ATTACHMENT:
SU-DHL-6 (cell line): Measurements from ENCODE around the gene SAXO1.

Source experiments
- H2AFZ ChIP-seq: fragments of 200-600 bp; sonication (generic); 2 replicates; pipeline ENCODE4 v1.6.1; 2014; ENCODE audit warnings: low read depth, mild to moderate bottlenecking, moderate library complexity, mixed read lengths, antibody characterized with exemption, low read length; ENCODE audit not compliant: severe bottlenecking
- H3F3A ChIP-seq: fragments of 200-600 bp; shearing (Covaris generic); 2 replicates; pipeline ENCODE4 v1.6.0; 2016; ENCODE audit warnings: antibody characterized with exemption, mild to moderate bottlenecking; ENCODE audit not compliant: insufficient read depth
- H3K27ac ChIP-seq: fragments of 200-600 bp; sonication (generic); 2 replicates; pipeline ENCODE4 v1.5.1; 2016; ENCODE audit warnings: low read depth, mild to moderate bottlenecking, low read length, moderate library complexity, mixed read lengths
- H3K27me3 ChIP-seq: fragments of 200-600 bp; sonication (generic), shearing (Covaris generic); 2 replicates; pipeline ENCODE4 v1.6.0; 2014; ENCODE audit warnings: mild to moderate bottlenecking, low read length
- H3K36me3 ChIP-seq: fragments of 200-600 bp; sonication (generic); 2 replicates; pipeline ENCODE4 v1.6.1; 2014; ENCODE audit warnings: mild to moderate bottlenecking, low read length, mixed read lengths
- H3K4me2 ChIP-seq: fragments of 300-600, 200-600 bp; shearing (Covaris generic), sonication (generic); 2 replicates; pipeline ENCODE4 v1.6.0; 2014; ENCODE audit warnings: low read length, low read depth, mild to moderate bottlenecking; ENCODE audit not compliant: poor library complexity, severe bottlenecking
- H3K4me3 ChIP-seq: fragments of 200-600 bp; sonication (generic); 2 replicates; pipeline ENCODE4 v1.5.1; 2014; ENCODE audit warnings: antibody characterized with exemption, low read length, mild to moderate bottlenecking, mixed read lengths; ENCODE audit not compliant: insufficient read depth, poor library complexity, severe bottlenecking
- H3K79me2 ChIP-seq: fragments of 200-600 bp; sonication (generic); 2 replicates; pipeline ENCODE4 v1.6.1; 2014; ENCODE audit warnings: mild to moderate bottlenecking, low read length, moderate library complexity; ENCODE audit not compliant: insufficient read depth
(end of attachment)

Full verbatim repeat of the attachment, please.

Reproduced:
SU-DHL-6 (cell line): Measurements from ENCODE around the gene SAXO1.

Source experiments
- H2AFZ ChIP-seq: fragments of 200-600 bp; sonication (generic); 2 replicates; pipeline ENCODE4 v1.6.1; 2014; ENCODE audit warnings: low read depth, mild to moderate bottlenecking, moderate library complexity, mixed read lengths, antibody characterized with exemption, low read length; ENCODE audit not compliant: severe bottlenecking
- H3F3A ChIP-seq: fragments of 200-600 bp; shearing (Covaris generic); 2 replicates; pipeline ENCODE4 v1.6.0; 2016; ENCODE audit warnings: antibody characterized with exemption, mild to moderate bottlenecking; ENCODE audit not compliant: insufficient read depth
- H3K27ac ChIP-seq: fragments of 200-600 bp; sonication (generic); 2 replicates; pipeline ENCODE4 v1.5.1; 2016; ENCODE audit warnings: low read depth, mild to moderate bottlenecking, low read length, moderate library complexity, mixed read lengths
- H3K27me3 ChIP-seq: fragments of 200-600 bp; sonication (generic), shearing (Covaris generic); 2 replicates; pipeline ENCODE4 v1.6.0; 2014; ENCODE audit warnings: mild to moderate bottlenecking, low read length
- H3K36me3 ChIP-seq: fragments of 200-600 bp; sonication (generic); 2 replicates; pipeline ENCODE4 v1.6.1; 2014; ENCODE audit warnings: mild to moderate bottlenecking, low read length, mixed read lengths
- H3K4me2 ChIP-seq: fragments of 300-600, 200-600 bp; shearing (Covaris generic), sonication (generic); 2 replicates; pipeline ENCODE4 v1.6.0; 2014; ENCODE audit warnings: low read length, low read depth, mild to moderate bottlenecking; ENCODE audit not compliant: poor library complexity, severe bottlenecking
- H3K4me3 ChIP-seq: fragments of 200-600 bp; sonication (generic); 2 replicates; pipeline ENCODE4 v1.5.1; 2014; ENCODE audit warnings: antibody characterized with exemption, low read length, mild to moderate bottlenecking, mixed read lengths; ENCODE audit not compliant: insufficient read depth, poor library complexity, severe bottlenecking
- H3K79me2 ChIP-seq: fragments of 200-600 bp; sonication (generic); 2 replicates; pipeline ENCODE4 v1.6.1; 2014; ENCODE audit warnings: mild to moderate bottlenecking, low read length, moderate library complexity; ENCODE audit not compliant: insufficient read depth